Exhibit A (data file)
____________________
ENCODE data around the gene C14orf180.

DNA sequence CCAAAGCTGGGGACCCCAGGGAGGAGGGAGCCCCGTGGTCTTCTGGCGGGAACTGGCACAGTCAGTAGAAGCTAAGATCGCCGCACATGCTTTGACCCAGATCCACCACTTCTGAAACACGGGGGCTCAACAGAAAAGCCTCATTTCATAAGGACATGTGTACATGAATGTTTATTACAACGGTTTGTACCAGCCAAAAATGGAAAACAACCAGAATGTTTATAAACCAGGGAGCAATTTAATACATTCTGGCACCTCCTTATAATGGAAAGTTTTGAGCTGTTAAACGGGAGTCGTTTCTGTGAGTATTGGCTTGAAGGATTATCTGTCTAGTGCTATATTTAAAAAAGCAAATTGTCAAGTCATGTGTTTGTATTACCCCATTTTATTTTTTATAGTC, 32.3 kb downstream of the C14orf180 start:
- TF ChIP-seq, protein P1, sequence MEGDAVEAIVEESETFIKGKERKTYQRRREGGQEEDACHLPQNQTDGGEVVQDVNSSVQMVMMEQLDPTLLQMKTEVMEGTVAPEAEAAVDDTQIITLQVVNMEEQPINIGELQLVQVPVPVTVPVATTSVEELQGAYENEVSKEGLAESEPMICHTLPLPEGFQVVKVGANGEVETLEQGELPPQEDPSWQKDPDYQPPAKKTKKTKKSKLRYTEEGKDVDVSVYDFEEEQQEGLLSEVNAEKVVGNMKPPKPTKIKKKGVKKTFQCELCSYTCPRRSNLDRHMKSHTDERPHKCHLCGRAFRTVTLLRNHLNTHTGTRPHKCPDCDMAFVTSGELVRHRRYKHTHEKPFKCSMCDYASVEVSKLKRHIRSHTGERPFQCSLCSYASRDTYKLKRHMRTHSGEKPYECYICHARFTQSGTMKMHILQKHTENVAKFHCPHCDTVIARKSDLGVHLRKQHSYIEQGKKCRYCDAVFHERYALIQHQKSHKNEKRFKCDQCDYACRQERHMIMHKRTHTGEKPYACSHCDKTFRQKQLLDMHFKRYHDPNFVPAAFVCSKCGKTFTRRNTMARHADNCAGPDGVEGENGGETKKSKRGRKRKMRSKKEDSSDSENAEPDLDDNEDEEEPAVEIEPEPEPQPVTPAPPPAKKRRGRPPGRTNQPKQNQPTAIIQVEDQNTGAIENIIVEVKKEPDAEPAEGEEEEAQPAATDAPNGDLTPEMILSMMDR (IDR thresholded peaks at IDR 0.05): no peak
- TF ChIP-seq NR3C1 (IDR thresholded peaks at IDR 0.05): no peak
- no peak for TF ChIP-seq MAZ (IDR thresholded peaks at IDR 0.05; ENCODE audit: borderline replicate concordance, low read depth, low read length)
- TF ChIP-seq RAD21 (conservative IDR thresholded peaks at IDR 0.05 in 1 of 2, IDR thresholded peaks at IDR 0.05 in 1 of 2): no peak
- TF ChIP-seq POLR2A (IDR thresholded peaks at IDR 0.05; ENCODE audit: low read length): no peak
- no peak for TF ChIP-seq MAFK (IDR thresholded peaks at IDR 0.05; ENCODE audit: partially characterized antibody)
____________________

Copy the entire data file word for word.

ENCODE data around the gene C14orf180.

DNA sequence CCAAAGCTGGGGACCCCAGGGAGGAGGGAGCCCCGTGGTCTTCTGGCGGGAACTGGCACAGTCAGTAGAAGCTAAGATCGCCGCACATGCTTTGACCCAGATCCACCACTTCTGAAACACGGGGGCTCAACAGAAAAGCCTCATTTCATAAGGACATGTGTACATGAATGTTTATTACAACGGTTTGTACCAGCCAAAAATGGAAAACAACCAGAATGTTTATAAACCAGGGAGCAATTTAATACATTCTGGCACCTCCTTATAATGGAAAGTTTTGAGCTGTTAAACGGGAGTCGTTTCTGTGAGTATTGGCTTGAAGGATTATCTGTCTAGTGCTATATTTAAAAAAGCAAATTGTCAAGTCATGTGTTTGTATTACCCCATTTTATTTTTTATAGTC, 32.3 kb downstream of the C14orf180 start:
- TF ChIP-seq, protein P1, sequence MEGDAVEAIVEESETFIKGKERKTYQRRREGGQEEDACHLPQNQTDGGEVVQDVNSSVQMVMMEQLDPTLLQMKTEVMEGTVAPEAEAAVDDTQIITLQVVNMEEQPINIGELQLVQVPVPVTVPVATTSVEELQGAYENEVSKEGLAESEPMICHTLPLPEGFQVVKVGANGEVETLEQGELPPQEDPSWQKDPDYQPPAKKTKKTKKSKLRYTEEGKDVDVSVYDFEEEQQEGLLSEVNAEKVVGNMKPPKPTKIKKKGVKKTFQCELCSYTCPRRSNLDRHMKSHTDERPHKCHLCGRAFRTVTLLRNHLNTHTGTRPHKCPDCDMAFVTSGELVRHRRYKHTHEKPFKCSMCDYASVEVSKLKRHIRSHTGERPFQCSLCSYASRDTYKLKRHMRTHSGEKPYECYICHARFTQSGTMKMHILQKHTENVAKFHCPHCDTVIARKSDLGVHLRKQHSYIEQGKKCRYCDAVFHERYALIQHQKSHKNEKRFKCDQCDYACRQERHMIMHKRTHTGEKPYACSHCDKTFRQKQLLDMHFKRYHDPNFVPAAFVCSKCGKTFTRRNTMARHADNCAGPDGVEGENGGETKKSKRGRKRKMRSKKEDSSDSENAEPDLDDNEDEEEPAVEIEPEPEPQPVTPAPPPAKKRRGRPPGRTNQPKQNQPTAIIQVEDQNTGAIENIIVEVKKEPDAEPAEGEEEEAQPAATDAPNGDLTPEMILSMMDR (IDR thresholded peaks at IDR 0.05): no peak
- TF ChIP-seq NR3C1 (IDR thresholded peaks at IDR 0.05): no peak
- no peak for TF ChIP-seq MAZ (IDR thresholded peaks at IDR 0.05; ENCODE audit: borderline replicate concordance, low read depth, low read length)
- TF ChIP-seq RAD21 (conservative IDR thresholded peaks at IDR 0.05 in 1 of 2, IDR thresholded peaks at IDR 0.05 in 1 of 2): no peak
- TF ChIP-seq POLR2A (IDR thresholded peaks at IDR 0.05; ENCODE audit: low read length): no peak
- no peak for TF ChIP-seq MAFK (IDR thresholded peaks at IDR 0.05; ENCODE audit: partially characterized antibody)